Treasury Secretary Janet Yellen was forced to walk back comments on Tuesday about the potential for interest rates to rise later this year after the stock market reacted poorly to the news.
Speaking at an event hosted by the Atlantic that morning, Yellen said that as COVID-19-related social restrictions are steadily relaxed later this year, "it may be that interest rates will have to rise somewhat to make sure that our economy doesn't overheat, even though the additional spending is relatively small relative to the size of the economy.”
"It could cause some very modest increases in interest rates to get that reallocation, but these are investments our economy needs to be competitive and to be productive [and] I think that our economy will grow faster because of them,” she added.
It’s not just the return of more regular commerce patterns that could set the economy steaming again: the Biden administration has also spelled out huge plans for some $4 trillion in economic spending, including huge infrastructure projects and social programs designed to mitigate or temporarily alleviate the rising poverty created or exacerbated by pandemic-related lockdowns.
Yellen said she expected the programs to make a “big difference” in inequality in the country.
Although the first two months of 2021 were among the most grim of the pandemic, with more than 150,000 people dying of COVID-19 in just a couple of weeks, the economy quickly began to recover, and gross domestic product had jumped by 6.4% by the end of the first quarter. Yields on long-term Treasury bonds have also risen, as has the consumer price index.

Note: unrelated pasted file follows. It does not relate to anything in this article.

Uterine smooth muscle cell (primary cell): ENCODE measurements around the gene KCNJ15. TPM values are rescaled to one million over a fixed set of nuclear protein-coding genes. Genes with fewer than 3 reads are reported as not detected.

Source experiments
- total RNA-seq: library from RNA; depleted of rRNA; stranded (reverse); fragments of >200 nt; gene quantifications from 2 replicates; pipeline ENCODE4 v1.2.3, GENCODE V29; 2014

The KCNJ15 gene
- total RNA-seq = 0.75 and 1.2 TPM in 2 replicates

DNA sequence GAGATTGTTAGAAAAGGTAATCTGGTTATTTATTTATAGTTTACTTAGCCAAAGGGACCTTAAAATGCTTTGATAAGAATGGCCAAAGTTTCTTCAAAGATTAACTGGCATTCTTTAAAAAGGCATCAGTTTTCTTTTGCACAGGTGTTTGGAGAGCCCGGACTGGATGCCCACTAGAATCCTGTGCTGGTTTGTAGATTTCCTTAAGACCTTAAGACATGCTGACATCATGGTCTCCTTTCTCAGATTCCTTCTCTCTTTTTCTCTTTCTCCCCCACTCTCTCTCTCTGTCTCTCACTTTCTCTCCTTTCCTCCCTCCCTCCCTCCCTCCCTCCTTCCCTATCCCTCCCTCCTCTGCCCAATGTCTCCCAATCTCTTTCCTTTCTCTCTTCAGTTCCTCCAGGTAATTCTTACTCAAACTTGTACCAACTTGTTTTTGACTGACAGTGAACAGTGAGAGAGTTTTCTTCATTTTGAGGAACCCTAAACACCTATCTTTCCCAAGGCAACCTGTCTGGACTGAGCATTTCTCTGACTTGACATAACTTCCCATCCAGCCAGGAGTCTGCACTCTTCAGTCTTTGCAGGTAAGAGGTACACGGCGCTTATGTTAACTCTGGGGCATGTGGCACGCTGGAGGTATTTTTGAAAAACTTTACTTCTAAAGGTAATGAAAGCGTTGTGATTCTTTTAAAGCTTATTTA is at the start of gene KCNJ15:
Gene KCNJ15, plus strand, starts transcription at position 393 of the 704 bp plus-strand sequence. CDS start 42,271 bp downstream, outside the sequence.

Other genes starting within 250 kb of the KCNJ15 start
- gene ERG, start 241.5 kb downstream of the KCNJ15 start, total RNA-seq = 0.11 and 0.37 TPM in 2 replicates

All of these point to likely inflation on the horizon, which is when the value of currency decreases and is able to buy fewer goods for the same amount than before. The markets thus took Yellen’s comments seriously, and tech stocks suffered their worst day since March as the Nasdaq Composite declined by 1.9% and Apple stocks fell by 4%. Stocks for tech firms were well-buttressed by the pandemic, as millions of people shifted to remote working, consuming, and communicating from home to avoid unnecessary spread of the virus.
That’s why, later on Tuesday, the Treasury chief told the Wall Street Journal’s CEO Council Summit: “I don’t think there’s going to be an inflationary problem, but if there is, the Fed can be counted on to address it.”
Under former US President Donald Trump, the Federal Reserve faced heavy pressure to keep interest rates low as the real estate mogul-turned federal executive made stock market performance one of his central measures of success. Yellen, who chaired the central bank prior to Trump’s inauguration in 2017, told the WSJ that “if anybody appreciates the independence of the Fed, I think that person is me. It’s not something I’m going to give opinions about.”